There are many milestones your baby will meet by their first birthday, including trying new foods and drinks. Around this time, many parents decide to wean their baby from breastfeeding to whole milk. But how do you do it exactly? Knowing how to safely transition your baby from breast milk to whole milk can make the milestone feel a little less daunting.
The first thing you should gauge is whether or not your baby is ready for whole milk. Romper spoke with Anita Mirchandani, M.S. R.D. C.D.N, a clinical nutritionist and registered dietician at Yummy Spoonfuls, who says that while babies are traditionally transitioned to whole milk at 12 months, it really depends on the baby’s readiness for solids and exposure to food.
“The best way to transition babies is by slowing increasing the cow’s milk quantity," suggests Mirchandani. She says, for example, you can start with 1 ounce of cow’s milk for the first week, then 4 ounces for the second week, 6 ounces for the third week, and then 8 ounces for the fourth week. If they are drinking milk about 3 times a day, says Mirchandani, this would translate to 24 ounces by the fourth week.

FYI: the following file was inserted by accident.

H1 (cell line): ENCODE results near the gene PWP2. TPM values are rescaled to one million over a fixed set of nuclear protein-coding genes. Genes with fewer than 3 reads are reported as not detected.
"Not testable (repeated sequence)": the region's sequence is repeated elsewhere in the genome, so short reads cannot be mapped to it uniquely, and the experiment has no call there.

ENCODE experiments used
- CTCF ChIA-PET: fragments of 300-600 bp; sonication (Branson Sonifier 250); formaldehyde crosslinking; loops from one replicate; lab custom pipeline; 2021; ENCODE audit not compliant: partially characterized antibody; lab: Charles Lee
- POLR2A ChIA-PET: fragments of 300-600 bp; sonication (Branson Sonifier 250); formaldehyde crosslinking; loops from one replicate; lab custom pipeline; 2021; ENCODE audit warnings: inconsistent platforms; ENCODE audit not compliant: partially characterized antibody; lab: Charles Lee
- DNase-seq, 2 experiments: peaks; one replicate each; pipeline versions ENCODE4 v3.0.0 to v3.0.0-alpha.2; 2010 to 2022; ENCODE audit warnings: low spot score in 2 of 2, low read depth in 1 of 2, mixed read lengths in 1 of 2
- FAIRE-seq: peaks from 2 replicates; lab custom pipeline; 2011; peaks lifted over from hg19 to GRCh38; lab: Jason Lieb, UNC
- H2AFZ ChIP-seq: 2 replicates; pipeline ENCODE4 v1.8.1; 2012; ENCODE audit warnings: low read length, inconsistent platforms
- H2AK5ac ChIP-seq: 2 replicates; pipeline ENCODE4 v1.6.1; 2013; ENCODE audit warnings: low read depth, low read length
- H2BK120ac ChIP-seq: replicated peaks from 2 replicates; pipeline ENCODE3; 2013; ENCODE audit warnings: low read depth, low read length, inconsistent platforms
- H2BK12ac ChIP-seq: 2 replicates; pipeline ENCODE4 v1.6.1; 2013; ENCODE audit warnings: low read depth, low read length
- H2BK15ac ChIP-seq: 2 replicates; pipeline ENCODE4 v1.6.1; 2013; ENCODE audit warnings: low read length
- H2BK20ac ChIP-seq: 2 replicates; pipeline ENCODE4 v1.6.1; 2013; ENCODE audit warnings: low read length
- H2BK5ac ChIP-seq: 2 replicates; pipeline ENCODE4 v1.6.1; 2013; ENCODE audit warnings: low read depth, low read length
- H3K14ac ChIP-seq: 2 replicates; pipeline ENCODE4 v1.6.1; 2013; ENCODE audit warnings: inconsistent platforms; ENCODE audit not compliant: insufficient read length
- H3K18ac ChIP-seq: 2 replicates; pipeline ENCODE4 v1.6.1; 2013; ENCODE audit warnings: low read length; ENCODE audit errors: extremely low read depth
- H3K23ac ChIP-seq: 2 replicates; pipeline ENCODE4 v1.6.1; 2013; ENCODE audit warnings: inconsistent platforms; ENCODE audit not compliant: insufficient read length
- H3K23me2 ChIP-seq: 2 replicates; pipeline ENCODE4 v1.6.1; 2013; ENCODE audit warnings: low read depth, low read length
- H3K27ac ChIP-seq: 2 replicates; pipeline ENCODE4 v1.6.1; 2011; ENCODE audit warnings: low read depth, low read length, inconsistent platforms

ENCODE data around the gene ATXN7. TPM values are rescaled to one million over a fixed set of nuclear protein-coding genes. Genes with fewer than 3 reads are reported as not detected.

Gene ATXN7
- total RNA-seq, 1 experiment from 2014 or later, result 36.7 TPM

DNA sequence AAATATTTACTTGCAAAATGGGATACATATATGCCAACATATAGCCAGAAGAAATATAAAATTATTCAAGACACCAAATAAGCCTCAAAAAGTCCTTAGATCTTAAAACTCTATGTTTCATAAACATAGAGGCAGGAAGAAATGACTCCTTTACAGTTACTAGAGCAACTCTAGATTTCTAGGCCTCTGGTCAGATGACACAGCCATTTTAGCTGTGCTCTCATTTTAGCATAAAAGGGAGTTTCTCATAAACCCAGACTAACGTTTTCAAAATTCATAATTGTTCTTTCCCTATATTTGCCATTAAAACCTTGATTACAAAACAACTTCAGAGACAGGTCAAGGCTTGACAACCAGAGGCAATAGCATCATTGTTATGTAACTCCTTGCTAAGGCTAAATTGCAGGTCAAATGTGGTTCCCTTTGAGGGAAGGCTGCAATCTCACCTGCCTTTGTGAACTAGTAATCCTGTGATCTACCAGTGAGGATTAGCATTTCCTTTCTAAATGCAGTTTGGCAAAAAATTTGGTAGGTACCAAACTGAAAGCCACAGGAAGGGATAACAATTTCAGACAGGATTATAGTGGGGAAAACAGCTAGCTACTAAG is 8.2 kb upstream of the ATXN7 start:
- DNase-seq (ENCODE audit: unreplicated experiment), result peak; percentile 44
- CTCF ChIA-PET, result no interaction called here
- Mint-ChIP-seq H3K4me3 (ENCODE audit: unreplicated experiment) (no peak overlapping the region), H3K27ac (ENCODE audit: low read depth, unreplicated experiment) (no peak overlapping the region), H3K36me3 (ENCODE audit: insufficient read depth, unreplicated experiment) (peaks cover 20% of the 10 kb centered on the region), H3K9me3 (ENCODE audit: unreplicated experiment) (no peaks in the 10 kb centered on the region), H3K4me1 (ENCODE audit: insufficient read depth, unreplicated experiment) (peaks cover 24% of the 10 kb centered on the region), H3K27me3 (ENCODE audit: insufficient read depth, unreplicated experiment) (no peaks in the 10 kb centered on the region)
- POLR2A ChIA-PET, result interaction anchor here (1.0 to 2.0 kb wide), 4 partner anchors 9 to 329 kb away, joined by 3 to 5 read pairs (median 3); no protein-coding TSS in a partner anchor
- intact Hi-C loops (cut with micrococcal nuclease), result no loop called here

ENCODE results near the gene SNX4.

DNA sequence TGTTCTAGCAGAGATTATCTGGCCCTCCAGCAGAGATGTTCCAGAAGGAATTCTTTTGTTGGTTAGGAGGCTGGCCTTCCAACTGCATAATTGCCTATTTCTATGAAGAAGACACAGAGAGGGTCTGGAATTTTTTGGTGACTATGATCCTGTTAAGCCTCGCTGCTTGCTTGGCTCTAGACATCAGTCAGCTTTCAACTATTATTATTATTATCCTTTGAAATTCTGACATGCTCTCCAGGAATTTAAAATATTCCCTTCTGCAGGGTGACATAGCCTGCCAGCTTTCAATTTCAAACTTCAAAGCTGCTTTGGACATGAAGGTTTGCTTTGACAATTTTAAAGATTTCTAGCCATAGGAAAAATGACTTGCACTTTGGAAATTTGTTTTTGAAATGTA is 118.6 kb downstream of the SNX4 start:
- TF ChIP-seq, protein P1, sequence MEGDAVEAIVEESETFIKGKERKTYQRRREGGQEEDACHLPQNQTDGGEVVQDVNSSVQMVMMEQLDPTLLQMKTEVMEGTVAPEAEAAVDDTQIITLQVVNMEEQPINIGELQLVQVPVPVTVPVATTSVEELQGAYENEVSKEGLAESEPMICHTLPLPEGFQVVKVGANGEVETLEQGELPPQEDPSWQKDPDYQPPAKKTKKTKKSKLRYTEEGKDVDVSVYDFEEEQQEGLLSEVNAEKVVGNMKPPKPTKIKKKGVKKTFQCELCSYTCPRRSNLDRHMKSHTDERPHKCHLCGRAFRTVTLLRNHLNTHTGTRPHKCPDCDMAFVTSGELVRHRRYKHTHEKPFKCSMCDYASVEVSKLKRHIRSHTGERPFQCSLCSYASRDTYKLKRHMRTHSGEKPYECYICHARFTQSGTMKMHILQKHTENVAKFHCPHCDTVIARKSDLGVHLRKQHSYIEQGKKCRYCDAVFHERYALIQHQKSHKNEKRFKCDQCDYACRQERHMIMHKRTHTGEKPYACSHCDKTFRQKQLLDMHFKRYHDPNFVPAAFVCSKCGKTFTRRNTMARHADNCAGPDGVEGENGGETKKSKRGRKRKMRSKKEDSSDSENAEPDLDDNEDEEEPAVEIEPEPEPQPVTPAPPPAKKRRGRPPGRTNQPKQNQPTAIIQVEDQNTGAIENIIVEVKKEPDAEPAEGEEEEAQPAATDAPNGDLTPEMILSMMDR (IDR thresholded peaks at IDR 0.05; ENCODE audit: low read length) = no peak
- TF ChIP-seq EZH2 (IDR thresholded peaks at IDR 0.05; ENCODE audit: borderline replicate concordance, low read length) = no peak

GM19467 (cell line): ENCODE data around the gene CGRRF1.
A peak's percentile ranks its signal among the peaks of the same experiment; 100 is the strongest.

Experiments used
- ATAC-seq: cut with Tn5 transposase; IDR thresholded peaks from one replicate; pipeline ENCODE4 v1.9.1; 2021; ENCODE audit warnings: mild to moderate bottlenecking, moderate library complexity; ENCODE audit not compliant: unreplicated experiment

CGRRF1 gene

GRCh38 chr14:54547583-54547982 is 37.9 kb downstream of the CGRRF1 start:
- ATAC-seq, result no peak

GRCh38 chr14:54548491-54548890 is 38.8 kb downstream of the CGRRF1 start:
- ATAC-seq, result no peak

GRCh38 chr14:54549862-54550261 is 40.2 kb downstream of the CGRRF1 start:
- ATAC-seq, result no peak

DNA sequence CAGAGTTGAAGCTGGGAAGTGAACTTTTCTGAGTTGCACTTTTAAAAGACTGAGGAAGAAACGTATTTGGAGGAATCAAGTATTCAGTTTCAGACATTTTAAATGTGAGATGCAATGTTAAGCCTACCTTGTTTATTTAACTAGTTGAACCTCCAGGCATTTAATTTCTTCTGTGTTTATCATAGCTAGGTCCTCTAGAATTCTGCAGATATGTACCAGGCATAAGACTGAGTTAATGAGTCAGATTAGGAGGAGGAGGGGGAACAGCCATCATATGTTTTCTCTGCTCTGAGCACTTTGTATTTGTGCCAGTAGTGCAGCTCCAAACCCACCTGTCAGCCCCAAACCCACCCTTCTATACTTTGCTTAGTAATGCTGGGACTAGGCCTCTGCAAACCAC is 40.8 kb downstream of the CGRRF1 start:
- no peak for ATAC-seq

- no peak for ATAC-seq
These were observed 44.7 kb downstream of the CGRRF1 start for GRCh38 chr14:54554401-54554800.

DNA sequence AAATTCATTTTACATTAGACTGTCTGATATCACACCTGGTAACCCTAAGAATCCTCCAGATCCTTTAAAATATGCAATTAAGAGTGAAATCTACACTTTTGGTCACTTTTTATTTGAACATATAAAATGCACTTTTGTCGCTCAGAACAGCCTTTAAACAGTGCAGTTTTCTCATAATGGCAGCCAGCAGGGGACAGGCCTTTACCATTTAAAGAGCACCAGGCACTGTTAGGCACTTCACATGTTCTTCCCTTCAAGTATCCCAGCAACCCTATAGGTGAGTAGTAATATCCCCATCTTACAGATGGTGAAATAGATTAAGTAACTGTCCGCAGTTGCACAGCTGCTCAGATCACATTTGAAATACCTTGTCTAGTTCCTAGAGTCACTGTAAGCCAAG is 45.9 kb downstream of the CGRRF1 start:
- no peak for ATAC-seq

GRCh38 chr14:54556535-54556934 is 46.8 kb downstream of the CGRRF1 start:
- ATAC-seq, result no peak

Before hopping wholeheartedly on the moo moo train, however, there are a few things to consider. If your baby didn't respond well to formula, which is usually made of cow’s milk, says Mirchandani, then your baby may not be able to tolerate whole milk. If this is the case, she recommends addressing the issue with a dietician. “Children require calcium for their bone growth development,” she explains, “so if milk isn’t the primary source, a dietitian could address additional calcium sources to ensure adequate dietary intake.”
The best thing to do is to take it slow, and keep your pediatrician or dietitian in the loop so they can offer you the best advice and methods individually tailored for your baby’s needs. Eventually, your child will get to enjoy what a cold glass of milk is really meant for — a plate of warm, homemade, cookies.